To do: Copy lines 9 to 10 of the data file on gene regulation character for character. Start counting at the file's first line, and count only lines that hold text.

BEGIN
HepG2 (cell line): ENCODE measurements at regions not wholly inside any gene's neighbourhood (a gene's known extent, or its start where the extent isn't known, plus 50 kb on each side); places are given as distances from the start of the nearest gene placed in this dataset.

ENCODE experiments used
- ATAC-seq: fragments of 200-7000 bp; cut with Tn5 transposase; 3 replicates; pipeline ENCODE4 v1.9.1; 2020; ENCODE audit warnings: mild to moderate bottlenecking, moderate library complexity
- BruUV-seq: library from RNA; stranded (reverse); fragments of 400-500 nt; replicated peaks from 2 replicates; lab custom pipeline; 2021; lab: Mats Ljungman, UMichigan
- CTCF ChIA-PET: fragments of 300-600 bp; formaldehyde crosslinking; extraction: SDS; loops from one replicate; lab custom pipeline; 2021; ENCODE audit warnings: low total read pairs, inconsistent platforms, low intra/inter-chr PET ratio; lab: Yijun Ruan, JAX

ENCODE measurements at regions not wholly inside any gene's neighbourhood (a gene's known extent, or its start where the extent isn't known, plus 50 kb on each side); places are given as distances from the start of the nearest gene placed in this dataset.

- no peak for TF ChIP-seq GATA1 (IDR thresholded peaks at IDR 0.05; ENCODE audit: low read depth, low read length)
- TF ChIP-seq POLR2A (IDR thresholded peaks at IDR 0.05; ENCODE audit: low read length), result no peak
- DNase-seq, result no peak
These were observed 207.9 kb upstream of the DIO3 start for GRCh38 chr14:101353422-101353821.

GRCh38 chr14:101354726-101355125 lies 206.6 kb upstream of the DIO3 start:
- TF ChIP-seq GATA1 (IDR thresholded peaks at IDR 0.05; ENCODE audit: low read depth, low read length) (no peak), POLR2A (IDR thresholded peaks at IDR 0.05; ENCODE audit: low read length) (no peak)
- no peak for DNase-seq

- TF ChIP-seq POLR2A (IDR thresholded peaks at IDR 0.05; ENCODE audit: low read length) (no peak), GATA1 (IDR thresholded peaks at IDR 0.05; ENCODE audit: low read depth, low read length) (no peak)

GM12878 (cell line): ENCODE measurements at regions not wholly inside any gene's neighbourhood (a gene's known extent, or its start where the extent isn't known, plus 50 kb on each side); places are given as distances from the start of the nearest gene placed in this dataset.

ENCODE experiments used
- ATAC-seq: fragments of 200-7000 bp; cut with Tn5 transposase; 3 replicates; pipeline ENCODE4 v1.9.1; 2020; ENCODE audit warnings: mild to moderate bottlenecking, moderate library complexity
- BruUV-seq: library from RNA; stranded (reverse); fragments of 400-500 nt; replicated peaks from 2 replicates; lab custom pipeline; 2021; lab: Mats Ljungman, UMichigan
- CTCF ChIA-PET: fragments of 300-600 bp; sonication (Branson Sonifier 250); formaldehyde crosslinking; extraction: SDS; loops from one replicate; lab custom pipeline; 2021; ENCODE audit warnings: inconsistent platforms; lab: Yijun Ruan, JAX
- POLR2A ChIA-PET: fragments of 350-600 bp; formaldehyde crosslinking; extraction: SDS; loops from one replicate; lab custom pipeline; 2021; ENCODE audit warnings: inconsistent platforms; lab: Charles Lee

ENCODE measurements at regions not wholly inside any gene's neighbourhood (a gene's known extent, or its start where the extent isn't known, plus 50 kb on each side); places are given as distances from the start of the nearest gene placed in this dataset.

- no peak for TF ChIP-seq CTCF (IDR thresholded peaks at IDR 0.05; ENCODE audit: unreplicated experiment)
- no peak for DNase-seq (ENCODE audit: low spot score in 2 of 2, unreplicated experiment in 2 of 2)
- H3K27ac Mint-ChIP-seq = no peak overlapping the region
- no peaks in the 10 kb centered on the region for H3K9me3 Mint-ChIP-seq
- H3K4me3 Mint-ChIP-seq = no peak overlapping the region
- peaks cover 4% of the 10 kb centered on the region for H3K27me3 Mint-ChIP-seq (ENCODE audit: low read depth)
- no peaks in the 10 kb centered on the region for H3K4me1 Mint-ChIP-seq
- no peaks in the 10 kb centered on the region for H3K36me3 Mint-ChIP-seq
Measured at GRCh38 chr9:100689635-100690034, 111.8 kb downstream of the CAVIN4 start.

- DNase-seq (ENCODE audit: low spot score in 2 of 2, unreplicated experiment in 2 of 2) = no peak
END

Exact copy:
- DNase-seq, result no peak
These were observed 207.9 kb upstream of the DIO3 start for GRCh38 chr14:101353422-101353821.